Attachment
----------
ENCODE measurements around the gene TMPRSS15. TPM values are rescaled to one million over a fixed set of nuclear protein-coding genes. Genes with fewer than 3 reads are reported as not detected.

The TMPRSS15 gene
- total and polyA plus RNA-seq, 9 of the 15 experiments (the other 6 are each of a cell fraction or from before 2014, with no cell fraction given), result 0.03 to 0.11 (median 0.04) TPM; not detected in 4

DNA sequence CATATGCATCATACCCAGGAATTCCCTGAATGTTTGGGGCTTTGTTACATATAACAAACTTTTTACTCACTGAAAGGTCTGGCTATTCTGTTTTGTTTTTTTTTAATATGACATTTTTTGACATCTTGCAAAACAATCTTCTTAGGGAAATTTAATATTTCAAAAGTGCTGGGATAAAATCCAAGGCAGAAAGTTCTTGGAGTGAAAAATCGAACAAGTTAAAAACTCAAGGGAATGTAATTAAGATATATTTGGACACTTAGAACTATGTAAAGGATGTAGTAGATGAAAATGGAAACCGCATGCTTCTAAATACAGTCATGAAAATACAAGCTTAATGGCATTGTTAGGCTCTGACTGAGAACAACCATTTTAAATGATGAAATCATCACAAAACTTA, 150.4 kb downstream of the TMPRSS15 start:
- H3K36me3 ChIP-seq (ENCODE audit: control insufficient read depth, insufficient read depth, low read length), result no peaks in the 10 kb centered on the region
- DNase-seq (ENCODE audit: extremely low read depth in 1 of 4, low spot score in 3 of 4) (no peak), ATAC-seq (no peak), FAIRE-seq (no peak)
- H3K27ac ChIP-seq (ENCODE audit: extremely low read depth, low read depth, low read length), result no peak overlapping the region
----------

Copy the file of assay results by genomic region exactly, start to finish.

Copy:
ENCODE measurements around the gene TMPRSS15. TPM values are rescaled to one million over a fixed set of nuclear protein-coding genes. Genes with fewer than 3 reads are reported as not detected.

The TMPRSS15 gene
- total and polyA plus RNA-seq, 9 of the 15 experiments (the other 6 are each of a cell fraction or from before 2014, with no cell fraction given), result 0.03 to 0.11 (median 0.04) TPM; not detected in 4

DNA sequence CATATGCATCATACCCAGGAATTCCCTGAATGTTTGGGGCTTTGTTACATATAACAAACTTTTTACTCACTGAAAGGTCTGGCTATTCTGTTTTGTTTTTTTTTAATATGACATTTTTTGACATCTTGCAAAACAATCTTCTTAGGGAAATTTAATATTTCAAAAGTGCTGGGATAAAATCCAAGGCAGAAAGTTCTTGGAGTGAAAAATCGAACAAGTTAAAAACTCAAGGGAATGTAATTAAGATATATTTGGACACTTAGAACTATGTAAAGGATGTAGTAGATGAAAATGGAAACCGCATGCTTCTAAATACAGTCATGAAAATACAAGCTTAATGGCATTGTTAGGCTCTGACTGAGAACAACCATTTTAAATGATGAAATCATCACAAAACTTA, 150.4 kb downstream of the TMPRSS15 start:
- H3K36me3 ChIP-seq (ENCODE audit: control insufficient read depth, insufficient read depth, low read length), result no peaks in the 10 kb centered on the region
- DNase-seq (ENCODE audit: extremely low read depth in 1 of 4, low spot score in 3 of 4) (no peak), ATAC-seq (no peak), FAIRE-seq (no peak)
- H3K27ac ChIP-seq (ENCODE audit: extremely low read depth, low read depth, low read length), result no peak overlapping the region